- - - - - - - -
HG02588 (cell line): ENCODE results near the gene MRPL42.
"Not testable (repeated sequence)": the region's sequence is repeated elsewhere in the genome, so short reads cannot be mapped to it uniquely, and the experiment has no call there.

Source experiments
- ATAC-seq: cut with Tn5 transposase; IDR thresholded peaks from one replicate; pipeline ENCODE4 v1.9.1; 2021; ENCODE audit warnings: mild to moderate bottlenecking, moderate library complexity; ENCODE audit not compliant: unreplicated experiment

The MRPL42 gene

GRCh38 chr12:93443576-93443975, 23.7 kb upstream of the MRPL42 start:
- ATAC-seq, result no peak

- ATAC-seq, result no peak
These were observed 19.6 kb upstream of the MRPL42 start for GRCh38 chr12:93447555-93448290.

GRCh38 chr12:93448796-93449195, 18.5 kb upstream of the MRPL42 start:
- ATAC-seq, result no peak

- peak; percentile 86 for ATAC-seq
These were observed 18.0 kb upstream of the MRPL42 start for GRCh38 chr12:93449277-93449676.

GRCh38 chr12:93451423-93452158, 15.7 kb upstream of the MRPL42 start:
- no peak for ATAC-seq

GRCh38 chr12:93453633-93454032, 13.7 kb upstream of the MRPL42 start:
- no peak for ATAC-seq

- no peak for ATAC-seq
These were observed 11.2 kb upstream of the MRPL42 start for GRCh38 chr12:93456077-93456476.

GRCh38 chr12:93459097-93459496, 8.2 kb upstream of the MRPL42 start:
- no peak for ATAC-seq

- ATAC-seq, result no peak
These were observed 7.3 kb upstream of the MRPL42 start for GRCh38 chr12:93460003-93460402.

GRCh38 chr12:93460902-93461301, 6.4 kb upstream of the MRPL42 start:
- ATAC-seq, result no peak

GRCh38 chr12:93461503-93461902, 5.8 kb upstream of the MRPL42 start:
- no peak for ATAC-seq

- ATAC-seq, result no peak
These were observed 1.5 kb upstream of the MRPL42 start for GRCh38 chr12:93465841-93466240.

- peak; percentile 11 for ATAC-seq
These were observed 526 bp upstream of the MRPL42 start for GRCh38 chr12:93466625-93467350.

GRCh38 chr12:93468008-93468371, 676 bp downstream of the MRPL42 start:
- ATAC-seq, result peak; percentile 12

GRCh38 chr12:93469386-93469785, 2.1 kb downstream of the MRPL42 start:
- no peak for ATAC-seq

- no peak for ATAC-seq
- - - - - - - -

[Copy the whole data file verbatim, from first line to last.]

HG02588 (cell line): ENCODE results near the gene MRPL42.
"Not testable (repeated sequence)": the region's sequence is repeated elsewhere in the genome, so short reads cannot be mapped to it uniquely, and the experiment has no call there.

Source experiments
- ATAC-seq: cut with Tn5 transposase; IDR thresholded peaks from one replicate; pipeline ENCODE4 v1.9.1; 2021; ENCODE audit warnings: mild to moderate bottlenecking, moderate library complexity; ENCODE audit not compliant: unreplicated experiment

The MRPL42 gene

GRCh38 chr12:93443576-93443975, 23.7 kb upstream of the MRPL42 start:
- ATAC-seq, result no peak

- ATAC-seq, result no peak
These were observed 19.6 kb upstream of the MRPL42 start for GRCh38 chr12:93447555-93448290.

GRCh38 chr12:93448796-93449195, 18.5 kb upstream of the MRPL42 start:
- ATAC-seq, result no peak

- peak; percentile 86 for ATAC-seq
These were observed 18.0 kb upstream of the MRPL42 start for GRCh38 chr12:93449277-93449676.

GRCh38 chr12:93451423-93452158, 15.7 kb upstream of the MRPL42 start:
- no peak for ATAC-seq

GRCh38 chr12:93453633-93454032, 13.7 kb upstream of the MRPL42 start:
- no peak for ATAC-seq

- no peak for ATAC-seq
These were observed 11.2 kb upstream of the MRPL42 start for GRCh38 chr12:93456077-93456476.

GRCh38 chr12:93459097-93459496, 8.2 kb upstream of the MRPL42 start:
- no peak for ATAC-seq

- ATAC-seq, result no peak
These were observed 7.3 kb upstream of the MRPL42 start for GRCh38 chr12:93460003-93460402.

GRCh38 chr12:93460902-93461301, 6.4 kb upstream of the MRPL42 start:
- ATAC-seq, result no peak

GRCh38 chr12:93461503-93461902, 5.8 kb upstream of the MRPL42 start:
- no peak for ATAC-seq

- ATAC-seq, result no peak
These were observed 1.5 kb upstream of the MRPL42 start for GRCh38 chr12:93465841-93466240.

- peak; percentile 11 for ATAC-seq
These were observed 526 bp upstream of the MRPL42 start for GRCh38 chr12:93466625-93467350.

GRCh38 chr12:93468008-93468371, 676 bp downstream of the MRPL42 start:
- ATAC-seq, result peak; percentile 12

GRCh38 chr12:93469386-93469785, 2.1 kb downstream of the MRPL42 start:
- no peak for ATAC-seq

- no peak for ATAC-seq